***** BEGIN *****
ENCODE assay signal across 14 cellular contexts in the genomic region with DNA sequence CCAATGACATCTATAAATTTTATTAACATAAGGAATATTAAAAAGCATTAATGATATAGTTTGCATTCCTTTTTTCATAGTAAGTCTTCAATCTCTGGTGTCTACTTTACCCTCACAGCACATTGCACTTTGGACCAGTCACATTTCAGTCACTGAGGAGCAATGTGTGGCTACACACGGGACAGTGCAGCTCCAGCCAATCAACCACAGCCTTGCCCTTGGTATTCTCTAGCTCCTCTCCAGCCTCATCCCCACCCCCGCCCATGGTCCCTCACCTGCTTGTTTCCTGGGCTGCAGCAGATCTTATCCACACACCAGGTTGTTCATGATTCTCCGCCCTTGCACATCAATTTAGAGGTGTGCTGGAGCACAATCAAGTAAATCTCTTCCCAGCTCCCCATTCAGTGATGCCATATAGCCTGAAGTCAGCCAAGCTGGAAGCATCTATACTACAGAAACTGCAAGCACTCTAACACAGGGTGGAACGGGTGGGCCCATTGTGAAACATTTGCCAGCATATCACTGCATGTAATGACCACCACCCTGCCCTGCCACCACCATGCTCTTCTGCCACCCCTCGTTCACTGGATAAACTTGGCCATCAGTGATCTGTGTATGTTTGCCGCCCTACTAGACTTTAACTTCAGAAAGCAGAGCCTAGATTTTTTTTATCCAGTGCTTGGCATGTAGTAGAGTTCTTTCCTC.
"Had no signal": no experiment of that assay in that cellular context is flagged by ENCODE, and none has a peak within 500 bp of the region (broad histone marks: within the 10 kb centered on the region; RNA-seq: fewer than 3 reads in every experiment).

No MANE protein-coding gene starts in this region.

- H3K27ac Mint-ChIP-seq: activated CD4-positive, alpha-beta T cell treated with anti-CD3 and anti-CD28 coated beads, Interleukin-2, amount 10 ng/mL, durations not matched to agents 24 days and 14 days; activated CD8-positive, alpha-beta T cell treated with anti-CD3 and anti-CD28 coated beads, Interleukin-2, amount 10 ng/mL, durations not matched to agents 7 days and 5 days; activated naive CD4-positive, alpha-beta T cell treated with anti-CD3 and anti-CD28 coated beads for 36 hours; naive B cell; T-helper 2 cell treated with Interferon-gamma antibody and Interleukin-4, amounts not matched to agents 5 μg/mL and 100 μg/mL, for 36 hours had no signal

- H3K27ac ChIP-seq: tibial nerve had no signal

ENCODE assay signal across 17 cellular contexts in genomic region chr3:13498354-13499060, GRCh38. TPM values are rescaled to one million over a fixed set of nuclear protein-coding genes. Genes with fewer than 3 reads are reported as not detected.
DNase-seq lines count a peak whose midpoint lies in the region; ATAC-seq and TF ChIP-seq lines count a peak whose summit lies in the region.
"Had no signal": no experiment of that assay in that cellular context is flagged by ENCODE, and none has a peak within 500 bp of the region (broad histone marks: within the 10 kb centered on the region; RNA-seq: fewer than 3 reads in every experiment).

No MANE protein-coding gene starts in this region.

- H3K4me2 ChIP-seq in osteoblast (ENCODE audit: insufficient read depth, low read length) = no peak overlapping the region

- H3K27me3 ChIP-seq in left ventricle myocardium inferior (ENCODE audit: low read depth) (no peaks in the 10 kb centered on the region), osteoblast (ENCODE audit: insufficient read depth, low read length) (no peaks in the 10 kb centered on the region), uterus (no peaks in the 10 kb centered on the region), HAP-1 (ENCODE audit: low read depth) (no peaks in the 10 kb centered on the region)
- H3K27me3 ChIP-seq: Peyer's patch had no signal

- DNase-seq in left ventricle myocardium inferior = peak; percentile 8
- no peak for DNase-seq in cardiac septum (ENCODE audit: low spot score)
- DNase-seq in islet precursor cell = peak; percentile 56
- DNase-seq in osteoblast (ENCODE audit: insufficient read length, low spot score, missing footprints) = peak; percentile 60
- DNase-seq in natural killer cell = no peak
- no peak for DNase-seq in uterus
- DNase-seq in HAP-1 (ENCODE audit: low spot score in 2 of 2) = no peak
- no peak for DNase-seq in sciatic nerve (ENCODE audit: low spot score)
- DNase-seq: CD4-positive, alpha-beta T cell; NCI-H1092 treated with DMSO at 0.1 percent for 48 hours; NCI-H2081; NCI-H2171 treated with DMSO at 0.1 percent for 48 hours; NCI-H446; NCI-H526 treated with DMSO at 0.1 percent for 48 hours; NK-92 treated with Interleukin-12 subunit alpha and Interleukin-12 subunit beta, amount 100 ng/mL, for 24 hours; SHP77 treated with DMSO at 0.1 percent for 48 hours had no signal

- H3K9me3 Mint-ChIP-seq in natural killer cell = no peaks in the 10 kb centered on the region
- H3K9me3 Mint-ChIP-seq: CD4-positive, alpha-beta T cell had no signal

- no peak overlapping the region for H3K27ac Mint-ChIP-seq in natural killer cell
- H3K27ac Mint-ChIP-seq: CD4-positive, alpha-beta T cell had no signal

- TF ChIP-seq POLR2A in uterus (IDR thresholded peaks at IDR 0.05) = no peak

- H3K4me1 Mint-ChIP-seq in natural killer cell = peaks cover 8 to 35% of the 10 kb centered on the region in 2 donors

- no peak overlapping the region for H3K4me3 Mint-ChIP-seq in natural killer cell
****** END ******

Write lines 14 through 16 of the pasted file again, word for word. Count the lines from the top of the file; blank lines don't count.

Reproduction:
- no peak for DNase-seq in cardiac septum (ENCODE audit: low spot score)
- DNase-seq in islet precursor cell = peak; percentile 56
- DNase-seq in osteoblast (ENCODE audit: insufficient read length, low spot score, missing footprints) = peak; percentile 60